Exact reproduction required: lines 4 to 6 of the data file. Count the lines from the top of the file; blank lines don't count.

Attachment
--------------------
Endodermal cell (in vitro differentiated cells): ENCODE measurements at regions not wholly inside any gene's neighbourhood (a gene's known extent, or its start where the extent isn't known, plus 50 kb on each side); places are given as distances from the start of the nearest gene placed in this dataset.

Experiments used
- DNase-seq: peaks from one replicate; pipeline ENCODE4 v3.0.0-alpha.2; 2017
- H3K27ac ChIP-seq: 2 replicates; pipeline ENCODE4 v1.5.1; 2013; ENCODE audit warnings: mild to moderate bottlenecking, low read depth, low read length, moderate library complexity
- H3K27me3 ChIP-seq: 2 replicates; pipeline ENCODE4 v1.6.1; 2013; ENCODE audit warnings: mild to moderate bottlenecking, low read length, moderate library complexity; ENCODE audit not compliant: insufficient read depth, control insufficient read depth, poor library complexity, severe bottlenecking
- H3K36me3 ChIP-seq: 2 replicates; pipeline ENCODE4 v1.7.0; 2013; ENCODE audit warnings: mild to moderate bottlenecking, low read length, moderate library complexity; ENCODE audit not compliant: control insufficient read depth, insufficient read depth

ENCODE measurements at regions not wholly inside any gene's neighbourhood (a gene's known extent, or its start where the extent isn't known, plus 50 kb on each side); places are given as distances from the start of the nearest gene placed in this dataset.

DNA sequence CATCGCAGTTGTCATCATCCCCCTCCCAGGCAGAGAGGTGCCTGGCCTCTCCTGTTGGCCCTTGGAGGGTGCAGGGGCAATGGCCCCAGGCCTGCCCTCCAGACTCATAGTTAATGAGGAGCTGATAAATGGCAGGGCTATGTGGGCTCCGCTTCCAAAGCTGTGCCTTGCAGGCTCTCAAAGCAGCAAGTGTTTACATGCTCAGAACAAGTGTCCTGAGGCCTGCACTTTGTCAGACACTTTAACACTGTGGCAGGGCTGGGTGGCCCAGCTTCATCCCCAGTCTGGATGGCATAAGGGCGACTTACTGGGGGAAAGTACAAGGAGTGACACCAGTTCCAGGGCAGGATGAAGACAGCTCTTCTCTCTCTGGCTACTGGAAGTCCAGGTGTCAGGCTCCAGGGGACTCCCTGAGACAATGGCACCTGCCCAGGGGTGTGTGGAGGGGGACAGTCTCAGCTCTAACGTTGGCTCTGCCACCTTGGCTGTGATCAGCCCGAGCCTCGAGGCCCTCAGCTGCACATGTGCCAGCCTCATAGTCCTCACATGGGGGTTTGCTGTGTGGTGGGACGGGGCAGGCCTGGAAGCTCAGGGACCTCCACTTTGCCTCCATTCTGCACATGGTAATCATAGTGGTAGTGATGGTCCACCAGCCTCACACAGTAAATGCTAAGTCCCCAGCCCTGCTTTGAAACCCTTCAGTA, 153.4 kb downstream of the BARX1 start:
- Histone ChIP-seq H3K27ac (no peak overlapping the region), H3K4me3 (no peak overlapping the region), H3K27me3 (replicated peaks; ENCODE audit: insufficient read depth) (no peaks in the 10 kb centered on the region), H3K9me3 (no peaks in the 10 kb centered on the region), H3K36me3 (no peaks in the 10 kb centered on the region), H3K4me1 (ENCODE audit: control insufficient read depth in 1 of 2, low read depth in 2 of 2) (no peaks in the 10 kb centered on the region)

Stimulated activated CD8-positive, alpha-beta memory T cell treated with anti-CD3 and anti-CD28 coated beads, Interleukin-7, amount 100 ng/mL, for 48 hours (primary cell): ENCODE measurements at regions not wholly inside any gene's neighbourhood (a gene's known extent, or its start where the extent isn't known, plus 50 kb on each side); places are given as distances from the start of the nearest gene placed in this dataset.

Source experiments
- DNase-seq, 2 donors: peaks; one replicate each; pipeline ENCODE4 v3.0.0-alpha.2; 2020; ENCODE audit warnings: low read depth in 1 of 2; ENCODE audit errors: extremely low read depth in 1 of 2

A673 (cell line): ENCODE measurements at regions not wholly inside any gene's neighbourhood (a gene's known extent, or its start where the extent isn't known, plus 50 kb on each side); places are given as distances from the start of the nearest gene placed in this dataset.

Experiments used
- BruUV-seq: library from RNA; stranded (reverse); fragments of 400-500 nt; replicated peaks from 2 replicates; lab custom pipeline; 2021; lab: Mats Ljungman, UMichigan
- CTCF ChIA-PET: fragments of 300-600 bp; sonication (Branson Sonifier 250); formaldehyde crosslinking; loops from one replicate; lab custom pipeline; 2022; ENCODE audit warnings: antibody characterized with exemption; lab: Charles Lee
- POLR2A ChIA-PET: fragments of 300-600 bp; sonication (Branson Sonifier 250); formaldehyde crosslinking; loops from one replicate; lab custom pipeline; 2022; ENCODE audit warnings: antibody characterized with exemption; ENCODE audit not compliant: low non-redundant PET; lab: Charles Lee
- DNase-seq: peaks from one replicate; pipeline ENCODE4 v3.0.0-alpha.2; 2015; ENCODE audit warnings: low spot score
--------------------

- H3K27ac ChIP-seq: 2 replicates; pipeline ENCODE4 v1.5.1; 2013; ENCODE audit warnings: mild to moderate bottlenecking, low read depth, low read length, moderate library complexity
- H3K27me3 ChIP-seq: 2 replicates; pipeline ENCODE4 v1.6.1; 2013; ENCODE audit warnings: mild to moderate bottlenecking, low read length, moderate library complexity; ENCODE audit not compliant: insufficient read depth, control insufficient read depth, poor library complexity, severe bottlenecking
- H3K36me3 ChIP-seq: 2 replicates; pipeline ENCODE4 v1.7.0; 2013; ENCODE audit warnings: mild to moderate bottlenecking, low read length, moderate library complexity; ENCODE audit not compliant: control insufficient read depth, insufficient read depth